Press Release: InchDairnie Distillery Sour Mash

“Sour Mash” … a pair of words normally associated with the USA where many, if not most, bourbon and Tennessee distilleries use the sour mash method in the making of their whiskeys. Well, prepare for Fife-based distillery InchDairnie to once again challenge conventions. They have just distilled the first Sour Mash Single Malt Scotch whisky and thereby adds to a long list of “firsts” such as distilling oats, rye and wheat.

But while many may have seen “sour mash” printed on a Tennessee whiskey label, what does it entail? Pioneered in the first half of the 1800s sour mash, or back set, describes a way of controlling pH (making it more sour), thus tackling bacteria (in hotter climates) in fermentation that can result in off-notes and inconsistency of flavours in a mash bill, that could contain any combination of malted barley, wheat, rye and maize.

Normally you get a sweet liquid after mashing the grain. The liquid (wort) is then fermented and distilled. In hot climates such as summers in Kentucky and Tennessee, bacteria growth can be a danger in the sweet liquid. Therefore, a portion of pot ale, acidic (or sour) liquid left over from the first distillation, is taken, and added back to the mash, thus lowering the pH value, creating a difficult environment for bacteria, controlling consistency and relating each subsequent batch the previous – a bit like sour dough bread making.

In Fife and Scotland in general hot weather is not a challenge, so at InchDairnie Distillery the sour mash is done after many months of research with a specific yeast recipe only for the sake of flavour. The sour mash method applied at InchDairnie creates more esters, essentially increasing the fruitiness.

Distillery Manager Scott Sneddon explains, “Changing the mash pH changes how the yeast works, which results in a different flavour profile of the spirit. The esterification works better in a more acidic environment, so we get more esters.” He continues, “This is done through replacing some of our mash in water with some pot ale in our mash conversion vessel.” This is not just done on a whim but through months of research experiments carried out with lab partners Tatlock and Thomson, showing the extent the pH would reduce while the wash (beer) ferments. Armed with this information the next step was to work closely with yeast partner and supplier Mauri to find the right yeast recipe that would tolerate this low pH and still keep fermenting.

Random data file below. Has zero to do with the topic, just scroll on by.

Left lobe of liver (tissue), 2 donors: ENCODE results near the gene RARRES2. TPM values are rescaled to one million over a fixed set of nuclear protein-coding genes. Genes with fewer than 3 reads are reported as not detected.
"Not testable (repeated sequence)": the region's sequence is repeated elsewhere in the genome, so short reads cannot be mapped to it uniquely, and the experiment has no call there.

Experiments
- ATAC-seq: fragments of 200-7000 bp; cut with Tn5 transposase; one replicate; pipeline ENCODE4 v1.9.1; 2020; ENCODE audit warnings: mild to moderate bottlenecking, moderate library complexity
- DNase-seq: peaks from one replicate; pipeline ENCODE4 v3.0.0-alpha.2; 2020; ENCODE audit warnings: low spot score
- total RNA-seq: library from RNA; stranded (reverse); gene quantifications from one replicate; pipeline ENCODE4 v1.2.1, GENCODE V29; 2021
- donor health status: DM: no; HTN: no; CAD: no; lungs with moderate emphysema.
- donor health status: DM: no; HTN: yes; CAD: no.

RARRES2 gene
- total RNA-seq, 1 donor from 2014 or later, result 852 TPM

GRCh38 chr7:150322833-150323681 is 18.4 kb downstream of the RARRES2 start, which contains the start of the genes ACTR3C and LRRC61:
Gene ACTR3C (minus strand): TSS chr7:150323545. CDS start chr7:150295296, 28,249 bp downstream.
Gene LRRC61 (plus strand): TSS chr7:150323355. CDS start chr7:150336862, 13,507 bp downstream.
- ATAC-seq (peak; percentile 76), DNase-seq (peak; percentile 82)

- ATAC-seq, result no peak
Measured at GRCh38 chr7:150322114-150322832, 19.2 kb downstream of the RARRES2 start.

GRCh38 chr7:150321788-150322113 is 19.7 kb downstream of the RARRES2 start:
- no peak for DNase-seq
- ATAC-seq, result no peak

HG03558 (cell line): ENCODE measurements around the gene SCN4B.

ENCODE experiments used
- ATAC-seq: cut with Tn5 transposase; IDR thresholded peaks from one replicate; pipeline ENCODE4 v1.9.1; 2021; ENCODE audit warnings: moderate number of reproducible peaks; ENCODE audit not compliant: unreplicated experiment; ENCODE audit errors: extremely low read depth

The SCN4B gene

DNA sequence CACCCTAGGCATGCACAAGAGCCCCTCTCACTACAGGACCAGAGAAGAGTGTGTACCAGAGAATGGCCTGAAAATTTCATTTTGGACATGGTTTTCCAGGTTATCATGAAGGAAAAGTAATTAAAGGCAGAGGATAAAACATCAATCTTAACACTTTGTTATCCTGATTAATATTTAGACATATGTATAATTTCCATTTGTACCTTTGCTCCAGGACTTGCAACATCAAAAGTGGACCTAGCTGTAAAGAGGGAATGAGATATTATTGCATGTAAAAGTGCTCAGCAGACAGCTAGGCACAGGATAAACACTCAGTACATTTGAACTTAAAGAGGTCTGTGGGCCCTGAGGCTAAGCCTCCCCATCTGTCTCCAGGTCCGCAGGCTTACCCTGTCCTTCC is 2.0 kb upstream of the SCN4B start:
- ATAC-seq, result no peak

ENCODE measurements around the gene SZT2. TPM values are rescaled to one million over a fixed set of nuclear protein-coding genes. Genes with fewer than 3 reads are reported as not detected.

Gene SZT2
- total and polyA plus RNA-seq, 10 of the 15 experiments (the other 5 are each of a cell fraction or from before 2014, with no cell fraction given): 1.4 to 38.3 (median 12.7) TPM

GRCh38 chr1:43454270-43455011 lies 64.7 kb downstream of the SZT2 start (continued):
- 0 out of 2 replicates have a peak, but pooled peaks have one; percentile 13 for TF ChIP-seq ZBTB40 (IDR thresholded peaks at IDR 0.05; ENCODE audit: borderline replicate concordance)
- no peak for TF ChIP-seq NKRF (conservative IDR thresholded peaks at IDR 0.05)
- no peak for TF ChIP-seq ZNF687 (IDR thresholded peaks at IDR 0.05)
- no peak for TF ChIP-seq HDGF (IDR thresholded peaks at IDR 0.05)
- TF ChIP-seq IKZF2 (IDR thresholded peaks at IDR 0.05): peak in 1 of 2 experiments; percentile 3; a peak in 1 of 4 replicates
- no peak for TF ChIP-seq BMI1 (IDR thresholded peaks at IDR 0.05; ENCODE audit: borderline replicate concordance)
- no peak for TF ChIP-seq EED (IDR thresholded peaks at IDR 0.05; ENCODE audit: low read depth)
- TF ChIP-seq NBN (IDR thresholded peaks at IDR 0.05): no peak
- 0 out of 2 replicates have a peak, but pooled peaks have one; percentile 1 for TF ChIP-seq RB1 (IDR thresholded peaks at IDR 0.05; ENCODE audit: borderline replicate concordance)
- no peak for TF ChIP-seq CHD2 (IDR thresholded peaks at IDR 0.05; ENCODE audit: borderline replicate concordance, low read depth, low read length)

John Cherrie, Stillman, adding the dry yeast.

After initial experiments this was then carried out on a big scale at InchDairnie Distillery last week. Sour Mashing leading to high estery wash which in turn was double pot distilled and quadruple condensed for more copper contact before being laid down, as an expected one off, to mature for the next 8-10 years, when it is expected to be bottled under InchDairnie Distillery’s experimental brand PrinLaws Collection.

When the sour mash method is used in Kentucky and Tennessee it is usually with a mix of grains. At InchDainrie only 100% malted barley was used for the process – so we believe this is a single malt (it is 100% malt distilled at a single distillery). A Sour Mash Scotch Single Malt?

• Sour Mash Scotch Single Malt made from 100% malted barley
• Double distillery and quadruple condensed
• Will mature at InchDairnie Distillery for 8-10 years before being released
• Will be released under InchDairnie Distillery’s experimental series PrinLaws Collection.